The ideal employee, when applied to any job, does not exist. The reason for this is very simple: superheroes only exist in comic books, while in the real world what we find are real people, not perfect human beings.
However, what we can ask ourselves is who is the ideal employee for a particular job at a particular time in the life cycle of our company.
Ideal employee or “A” player
In the English-speaking world, the ideal employee is known as an “A” player. This term refers to an analogy between the ideal employee and a member of a sports team, in which several players perform different functions to achieve their goal on the field of play: to win.
Back in the professional arena, an “A” player or ideal employee would basically be someone brilliant or, as they say colloquially, someone “very good at what they do”. What does that brilliance translate into? For example, being ambitious, eager to fully get involved in projects that are meaningful to them in order to be able to contribute their high potential and grow professionally. Their way of working is a sample of what would be a methodology and performance worthy of being imitated.
In addition, the ideal employee is able to work well in a team. When a recruiter meets them in a personnel selection process, they clearly feel that they are eager to have them join the team. From this point of view, this is someone who works excellently and who, therefore, is a perfect fit for the company.
The true qualities of the ideal employee
When we ask ourselves what the ideal employee is like, we imagine someone who has all kinds of qualities to the highest degree, someone who is simply perfect. However, as we have already pointed out, this perfect person does not exist.
On the contrary, if we want to find the ideal employee but, more importantly, if we want our current employees to become “ideal” or close to it, we have to look at the question in other terms: what the perfect person for this particular position should be like. Let’s take a closer look.
Qualities of the ideal worker
The very least we need to know about the ideal employee we are looking to integrate into our company is that this person meets two requirements: high personal and technical skills scores (known as hard skills and soft skills) and a good balance between both sets of skills. It is precisely this balance that allows them to produce not to the maximum of their capacity, but in an optimal way for the needs of the company at a given time.
However, this is so general and open-ended that it needs to be specified. This requires taking into account the characteristics of the particular company: its mission, its corporate culture (not everyone is “ideal” for any corporate purpose), as well as the staffing needs that the company has at a given time and that makes what is considered ideal vary as the structure changes.
The ideal worker’s ties
After taking these organizational characteristics into account, in order to describe the ideal employee, we must consider issues related to their attachment to the company (commitment, sense of belonging), to the task (motivation, good fit with their own values), and to their colleagues (ability to work in a team well combined with the ability to perform autonomously).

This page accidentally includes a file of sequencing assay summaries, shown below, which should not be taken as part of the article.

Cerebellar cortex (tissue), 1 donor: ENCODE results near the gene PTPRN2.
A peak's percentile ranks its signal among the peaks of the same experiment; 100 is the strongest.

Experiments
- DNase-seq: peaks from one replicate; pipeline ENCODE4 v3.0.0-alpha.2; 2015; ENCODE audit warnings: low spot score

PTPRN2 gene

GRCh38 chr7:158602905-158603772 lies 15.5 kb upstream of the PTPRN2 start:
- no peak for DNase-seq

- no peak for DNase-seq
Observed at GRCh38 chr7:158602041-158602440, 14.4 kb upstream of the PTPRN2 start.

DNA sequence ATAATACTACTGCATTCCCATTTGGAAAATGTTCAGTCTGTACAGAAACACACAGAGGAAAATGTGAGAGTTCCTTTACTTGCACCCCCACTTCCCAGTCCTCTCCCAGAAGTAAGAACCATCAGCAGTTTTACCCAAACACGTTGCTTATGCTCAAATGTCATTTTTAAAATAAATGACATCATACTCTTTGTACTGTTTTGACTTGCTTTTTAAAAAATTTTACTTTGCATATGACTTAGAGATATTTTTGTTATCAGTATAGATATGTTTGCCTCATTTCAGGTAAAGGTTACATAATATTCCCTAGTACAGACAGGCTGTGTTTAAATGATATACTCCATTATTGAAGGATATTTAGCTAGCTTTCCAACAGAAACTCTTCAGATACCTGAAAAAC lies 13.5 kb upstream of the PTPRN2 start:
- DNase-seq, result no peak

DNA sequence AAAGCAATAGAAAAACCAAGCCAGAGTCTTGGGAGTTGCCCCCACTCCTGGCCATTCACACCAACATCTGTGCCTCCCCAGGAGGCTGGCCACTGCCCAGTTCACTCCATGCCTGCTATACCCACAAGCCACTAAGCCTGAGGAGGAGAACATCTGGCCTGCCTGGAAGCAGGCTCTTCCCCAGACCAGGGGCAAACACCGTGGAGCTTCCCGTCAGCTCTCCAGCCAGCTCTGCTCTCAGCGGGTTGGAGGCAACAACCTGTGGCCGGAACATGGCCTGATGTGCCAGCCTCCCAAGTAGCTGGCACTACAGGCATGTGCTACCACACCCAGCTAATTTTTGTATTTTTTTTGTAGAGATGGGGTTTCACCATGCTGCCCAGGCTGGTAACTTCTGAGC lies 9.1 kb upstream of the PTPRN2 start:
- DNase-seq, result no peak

Although all these characteristics are usually included in lists of traits describing the ideal employee, to do so rigidly is not entirely accurate. Again, we stress that the ideal employee for some employers may be someone who is highly cooperative, while for others it is the ability to outperform and stand out from their peers that makes them ideal.
On the other hand, in a particular company, it may be necessary to have someone who is capable of being committed to the company’s mission in the long term, while on other occasions, what is needed is someone who carries out a particular project and then simply disappears.
This way, dimensions such as proactivity, autonomy, positive attitude, or the ability to cooperate would be examples of qualities that we can easily value as good – in absolute terms – in any employee in a decontextualized way. However, in reality, they are relative if what we want is to determine what characteristics the ideal employee should have for a specific position in a specific company at a given time.
Such an organization may require, for example, an attitude that is more passive than proactive, so that there is no friction with superiors, or more competitive than collaborative if what the company needs is to see which worker produces better results rather than which team achieves them.
Learn how to find and nurture ideal employees
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Moreover, this program offers employees a holistic mental health care service structured at different levels depending on what they need at any given time and includes, if required, online psychological therapy with a psychologist specialized in cases like theirs.
We hope you found this post about the main characteristics of the ideal employee interesting. If you would like more information about our emotional well-being program for companies, all you have to do is request it and we will contact your team as soon as possible. You may also be interested in this post about psychosocial risks at work.